Stat raises are fun because they give us a tangible way to represent the character progressing and growing in his or her most basic form: attributes. This is a legitimate goal to try and represent through game design. Stats are so fundamental to the game, though, that stat raises have the potential to do more damage than good. I believe that they do just that and will attempt to demonstrate this through the lens of combat and skills.
There is a dominate strategy when allocating any resource to allocate it where it will provide the largest benefit as often as possible. Very obvious. This dominate strategy is also present during character creation, which leads to characters with a single very high stat that almost all actions key off of. As a result, stat raises are concentrated into that single stat, pushing it even higher.
This strategy is so obvious that the game had to account for it. Over the 30 levels of 4e, there is the potential for any given stat to receive eight stat raises for a +4 modifier. That is 20% the entire range of possibilities represented on a d20 and too big a variance to not build into the math. So what we have is a wash: everyone gets higher attacks and higher defenses to keep the chance to succeed in that fun-tense zone.
The problem arises if someone decides not to follow the dominant strategy. If someone decides to increase non-primary abilities, they get some benefit, but not necessarily enough to keep pace with the game’s expectations. Over the course of the campaign they could fall 5 – 20% behind their party, hitting less often and being hit more often. This is punitive enough that most people take the path of least resistance (and highest reward) and follow the dominant strategy.
The end result is increasingly focused characters who become intensely focused on a single ability. Not necessarily bad, after all, people specialize all the time, but it doesn’t really feel like it achieves the spirit originally set out for: to represent the growth of the character.
Again, the game must take into account the possibility of a stat increasing by eight over the course of the game and so DCs reflect the dominant strategy. It makes sense that the super strong fighter (str 20) can jump farther than the rogue (str 10) despite the fact that they are both trained in athletics. When the DCs try to reasonably challenge the fighter with a 65% success rate, it feels fair that the rogue only has a 40% success rate; he invested in other places. But then the game coerces the fighter to invest in strength and the rogue to invest in dexterity and updates DCs. By the end, the fighter maintains a 65% success rate but the rogue has fallen to 20%.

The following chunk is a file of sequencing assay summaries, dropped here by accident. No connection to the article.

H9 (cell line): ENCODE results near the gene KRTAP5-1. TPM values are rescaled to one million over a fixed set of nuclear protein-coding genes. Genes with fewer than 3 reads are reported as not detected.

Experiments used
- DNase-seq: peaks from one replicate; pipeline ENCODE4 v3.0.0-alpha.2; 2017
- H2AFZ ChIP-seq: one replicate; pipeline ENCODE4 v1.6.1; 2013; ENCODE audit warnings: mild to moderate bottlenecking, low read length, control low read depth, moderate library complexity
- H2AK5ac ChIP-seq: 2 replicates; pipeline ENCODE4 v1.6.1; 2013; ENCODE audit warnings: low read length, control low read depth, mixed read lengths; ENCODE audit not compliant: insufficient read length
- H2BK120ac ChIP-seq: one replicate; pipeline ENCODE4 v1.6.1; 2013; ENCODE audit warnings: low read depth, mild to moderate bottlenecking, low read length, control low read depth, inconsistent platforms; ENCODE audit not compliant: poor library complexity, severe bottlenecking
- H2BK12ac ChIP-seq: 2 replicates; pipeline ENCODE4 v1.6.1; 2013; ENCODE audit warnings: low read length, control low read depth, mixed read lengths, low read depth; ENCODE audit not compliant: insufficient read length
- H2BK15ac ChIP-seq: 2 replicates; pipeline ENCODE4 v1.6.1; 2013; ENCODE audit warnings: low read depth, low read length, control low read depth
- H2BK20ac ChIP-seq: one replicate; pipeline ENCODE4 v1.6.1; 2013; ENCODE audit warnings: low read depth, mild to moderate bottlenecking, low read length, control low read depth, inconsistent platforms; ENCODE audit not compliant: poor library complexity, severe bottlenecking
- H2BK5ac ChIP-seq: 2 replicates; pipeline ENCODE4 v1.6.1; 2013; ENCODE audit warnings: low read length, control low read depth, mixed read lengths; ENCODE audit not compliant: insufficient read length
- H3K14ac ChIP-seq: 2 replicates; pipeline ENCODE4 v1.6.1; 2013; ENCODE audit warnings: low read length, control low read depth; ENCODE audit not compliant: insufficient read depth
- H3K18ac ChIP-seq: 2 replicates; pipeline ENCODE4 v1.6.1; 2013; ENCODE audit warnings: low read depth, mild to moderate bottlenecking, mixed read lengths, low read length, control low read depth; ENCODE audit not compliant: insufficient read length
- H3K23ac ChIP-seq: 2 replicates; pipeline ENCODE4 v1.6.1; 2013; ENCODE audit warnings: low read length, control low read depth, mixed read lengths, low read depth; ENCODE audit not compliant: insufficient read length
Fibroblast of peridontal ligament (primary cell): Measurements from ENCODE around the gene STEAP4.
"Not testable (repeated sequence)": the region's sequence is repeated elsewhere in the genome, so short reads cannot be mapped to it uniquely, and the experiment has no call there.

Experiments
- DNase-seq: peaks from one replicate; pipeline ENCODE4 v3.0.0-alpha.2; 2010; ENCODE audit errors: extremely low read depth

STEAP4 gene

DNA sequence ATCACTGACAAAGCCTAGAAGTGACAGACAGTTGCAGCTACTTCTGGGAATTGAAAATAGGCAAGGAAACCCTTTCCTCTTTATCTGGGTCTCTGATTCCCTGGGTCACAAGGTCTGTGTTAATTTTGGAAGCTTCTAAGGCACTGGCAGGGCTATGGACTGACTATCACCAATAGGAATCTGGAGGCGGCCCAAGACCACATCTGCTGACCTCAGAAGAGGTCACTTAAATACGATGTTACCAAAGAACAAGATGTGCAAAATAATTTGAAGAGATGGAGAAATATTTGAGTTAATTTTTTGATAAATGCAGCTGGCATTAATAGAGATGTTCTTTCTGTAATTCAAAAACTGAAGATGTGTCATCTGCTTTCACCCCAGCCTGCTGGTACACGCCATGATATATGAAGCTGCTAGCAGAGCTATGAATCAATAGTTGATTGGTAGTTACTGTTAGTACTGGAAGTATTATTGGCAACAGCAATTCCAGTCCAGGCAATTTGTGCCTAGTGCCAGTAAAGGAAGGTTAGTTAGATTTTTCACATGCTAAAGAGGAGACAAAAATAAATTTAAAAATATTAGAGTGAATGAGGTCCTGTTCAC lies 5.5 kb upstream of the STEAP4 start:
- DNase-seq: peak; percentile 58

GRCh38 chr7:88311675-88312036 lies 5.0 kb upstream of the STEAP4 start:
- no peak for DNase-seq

Throughout the campaign, as the dominant strategy encourages characters to increasingly specialize, the net impact is that we focus less on what characters do well and more on what they can no longer do. What you do well is still reasonably challenging because we artificially set the DCs to ensure this fact, but what you don’t do well is now almost out of reach.
A simple change would get us back to the spirit of the original rule: stat raises cannot be assigned to your highest stat. Stat raises would still demonstrate character growth and actually reflect the character shoring up weaknesses instead. They would also still be really powerful but instead of one dominant strategy, there would be a lot of good strategies. During the campaign, it would actually tend to bring characters closer together with regards to skills. More characters would have a reasonable chance to jump over the pit. The fighter will still be the best, but at least his party can come along.
The epically bad downside is that it requires a reworking of the math because the dominant strategy is no more. This is relatively simple for things like DCs, but combat proves quite a bit more complicated. In the end it probably isn’t something that could be adopted into an existing game, but it is useful to consider in looking forward.